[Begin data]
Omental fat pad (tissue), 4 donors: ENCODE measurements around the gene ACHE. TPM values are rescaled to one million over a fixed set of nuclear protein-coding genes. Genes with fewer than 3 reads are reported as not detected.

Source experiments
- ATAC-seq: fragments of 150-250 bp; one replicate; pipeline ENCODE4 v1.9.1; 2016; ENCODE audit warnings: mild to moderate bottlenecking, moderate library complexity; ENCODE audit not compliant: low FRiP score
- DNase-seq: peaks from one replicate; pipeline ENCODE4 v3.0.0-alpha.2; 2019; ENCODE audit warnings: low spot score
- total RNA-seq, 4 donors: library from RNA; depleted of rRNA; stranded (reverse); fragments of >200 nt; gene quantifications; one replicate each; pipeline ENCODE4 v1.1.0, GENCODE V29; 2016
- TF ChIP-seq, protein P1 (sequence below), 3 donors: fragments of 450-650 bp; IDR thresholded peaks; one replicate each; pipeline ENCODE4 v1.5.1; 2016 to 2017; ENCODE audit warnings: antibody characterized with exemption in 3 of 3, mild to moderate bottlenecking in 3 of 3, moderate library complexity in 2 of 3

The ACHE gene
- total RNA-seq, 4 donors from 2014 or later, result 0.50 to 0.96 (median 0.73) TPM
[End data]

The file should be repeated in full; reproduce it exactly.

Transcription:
Omental fat pad (tissue), 4 donors: ENCODE measurements around the gene ACHE. TPM values are rescaled to one million over a fixed set of nuclear protein-coding genes. Genes with fewer than 3 reads are reported as not detected.

Source experiments
- ATAC-seq: fragments of 150-250 bp; one replicate; pipeline ENCODE4 v1.9.1; 2016; ENCODE audit warnings: mild to moderate bottlenecking, moderate library complexity; ENCODE audit not compliant: low FRiP score
- DNase-seq: peaks from one replicate; pipeline ENCODE4 v3.0.0-alpha.2; 2019; ENCODE audit warnings: low spot score
- total RNA-seq, 4 donors: library from RNA; depleted of rRNA; stranded (reverse); fragments of >200 nt; gene quantifications; one replicate each; pipeline ENCODE4 v1.1.0, GENCODE V29; 2016
- TF ChIP-seq, protein P1 (sequence below), 3 donors: fragments of 450-650 bp; IDR thresholded peaks; one replicate each; pipeline ENCODE4 v1.5.1; 2016 to 2017; ENCODE audit warnings: antibody characterized with exemption in 3 of 3, mild to moderate bottlenecking in 3 of 3, moderate library complexity in 2 of 3

The ACHE gene
- total RNA-seq, 4 donors from 2014 or later, result 0.50 to 0.96 (median 0.73) TPM